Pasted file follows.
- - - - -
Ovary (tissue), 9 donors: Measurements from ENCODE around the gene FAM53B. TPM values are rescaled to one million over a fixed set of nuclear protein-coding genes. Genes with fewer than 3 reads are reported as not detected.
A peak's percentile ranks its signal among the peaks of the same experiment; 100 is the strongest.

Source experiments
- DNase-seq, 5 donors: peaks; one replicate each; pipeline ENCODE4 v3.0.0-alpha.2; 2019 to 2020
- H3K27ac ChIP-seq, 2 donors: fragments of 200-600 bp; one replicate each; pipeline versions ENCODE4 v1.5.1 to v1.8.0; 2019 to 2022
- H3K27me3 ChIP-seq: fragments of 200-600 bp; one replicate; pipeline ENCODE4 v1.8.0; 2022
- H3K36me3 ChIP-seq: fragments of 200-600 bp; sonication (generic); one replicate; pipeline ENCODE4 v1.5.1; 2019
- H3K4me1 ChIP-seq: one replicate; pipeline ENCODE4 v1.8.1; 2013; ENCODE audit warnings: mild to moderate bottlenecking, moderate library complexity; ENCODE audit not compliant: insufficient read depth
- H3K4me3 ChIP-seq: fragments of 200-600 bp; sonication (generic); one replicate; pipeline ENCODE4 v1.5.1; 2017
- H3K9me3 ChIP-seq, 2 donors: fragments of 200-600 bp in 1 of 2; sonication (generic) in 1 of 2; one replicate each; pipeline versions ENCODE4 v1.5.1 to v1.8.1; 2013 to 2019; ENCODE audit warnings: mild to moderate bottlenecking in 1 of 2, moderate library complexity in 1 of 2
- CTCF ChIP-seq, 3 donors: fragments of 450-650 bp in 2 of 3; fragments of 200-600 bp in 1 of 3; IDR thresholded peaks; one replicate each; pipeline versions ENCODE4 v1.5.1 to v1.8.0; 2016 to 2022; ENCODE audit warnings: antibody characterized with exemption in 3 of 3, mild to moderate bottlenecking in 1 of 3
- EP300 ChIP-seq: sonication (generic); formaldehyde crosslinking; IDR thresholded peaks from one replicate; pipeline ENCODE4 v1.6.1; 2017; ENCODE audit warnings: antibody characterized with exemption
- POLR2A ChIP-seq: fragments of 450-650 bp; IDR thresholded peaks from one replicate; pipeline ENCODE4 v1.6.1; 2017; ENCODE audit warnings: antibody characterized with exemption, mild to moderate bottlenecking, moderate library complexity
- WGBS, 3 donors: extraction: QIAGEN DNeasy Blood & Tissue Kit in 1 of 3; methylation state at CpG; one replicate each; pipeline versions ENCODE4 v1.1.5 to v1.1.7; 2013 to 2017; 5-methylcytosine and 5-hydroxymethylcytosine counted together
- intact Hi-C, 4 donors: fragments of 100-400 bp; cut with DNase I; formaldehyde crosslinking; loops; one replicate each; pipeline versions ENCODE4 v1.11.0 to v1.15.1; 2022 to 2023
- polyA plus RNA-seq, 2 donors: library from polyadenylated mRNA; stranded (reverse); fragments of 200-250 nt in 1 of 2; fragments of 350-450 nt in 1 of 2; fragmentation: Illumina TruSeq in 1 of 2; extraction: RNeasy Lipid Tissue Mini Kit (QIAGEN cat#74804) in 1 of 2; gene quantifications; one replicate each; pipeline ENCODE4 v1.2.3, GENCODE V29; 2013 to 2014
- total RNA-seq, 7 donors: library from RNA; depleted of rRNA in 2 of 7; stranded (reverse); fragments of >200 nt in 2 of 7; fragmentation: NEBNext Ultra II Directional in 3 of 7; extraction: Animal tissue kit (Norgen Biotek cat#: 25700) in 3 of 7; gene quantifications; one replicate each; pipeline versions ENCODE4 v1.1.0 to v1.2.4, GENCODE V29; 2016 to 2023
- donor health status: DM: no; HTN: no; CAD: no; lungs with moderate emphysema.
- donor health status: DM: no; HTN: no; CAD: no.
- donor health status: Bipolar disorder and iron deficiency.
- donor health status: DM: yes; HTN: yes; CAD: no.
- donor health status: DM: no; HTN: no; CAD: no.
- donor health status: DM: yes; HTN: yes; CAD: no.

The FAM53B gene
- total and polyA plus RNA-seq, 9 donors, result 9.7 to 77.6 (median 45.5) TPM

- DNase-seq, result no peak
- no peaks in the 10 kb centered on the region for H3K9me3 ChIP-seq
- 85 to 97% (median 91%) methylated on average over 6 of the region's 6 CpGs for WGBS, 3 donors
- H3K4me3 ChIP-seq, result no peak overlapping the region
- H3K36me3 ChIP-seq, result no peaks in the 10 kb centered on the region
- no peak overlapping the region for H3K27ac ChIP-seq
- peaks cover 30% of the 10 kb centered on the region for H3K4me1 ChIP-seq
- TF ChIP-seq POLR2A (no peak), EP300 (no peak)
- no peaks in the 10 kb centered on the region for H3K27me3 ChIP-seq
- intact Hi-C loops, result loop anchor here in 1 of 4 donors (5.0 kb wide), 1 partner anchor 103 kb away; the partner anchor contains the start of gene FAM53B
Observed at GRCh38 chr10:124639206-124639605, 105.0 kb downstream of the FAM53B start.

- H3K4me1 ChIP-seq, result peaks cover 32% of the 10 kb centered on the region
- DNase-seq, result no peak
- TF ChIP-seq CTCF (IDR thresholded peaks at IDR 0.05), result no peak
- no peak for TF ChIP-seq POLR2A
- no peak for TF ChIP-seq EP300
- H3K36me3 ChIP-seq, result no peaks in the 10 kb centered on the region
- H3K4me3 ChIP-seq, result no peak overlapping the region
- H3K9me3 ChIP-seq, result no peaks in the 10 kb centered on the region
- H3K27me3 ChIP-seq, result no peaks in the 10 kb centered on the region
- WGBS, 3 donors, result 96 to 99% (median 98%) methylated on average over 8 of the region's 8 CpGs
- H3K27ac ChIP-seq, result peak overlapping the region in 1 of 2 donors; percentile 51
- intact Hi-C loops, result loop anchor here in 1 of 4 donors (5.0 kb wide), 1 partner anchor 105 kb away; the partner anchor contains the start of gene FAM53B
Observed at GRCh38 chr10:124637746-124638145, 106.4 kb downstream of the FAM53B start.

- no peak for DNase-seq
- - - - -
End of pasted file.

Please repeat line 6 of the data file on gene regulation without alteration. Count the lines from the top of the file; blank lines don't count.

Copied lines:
- H3K27me3 ChIP-seq: fragments of 200-600 bp; one replicate; pipeline ENCODE4 v1.8.0; 2022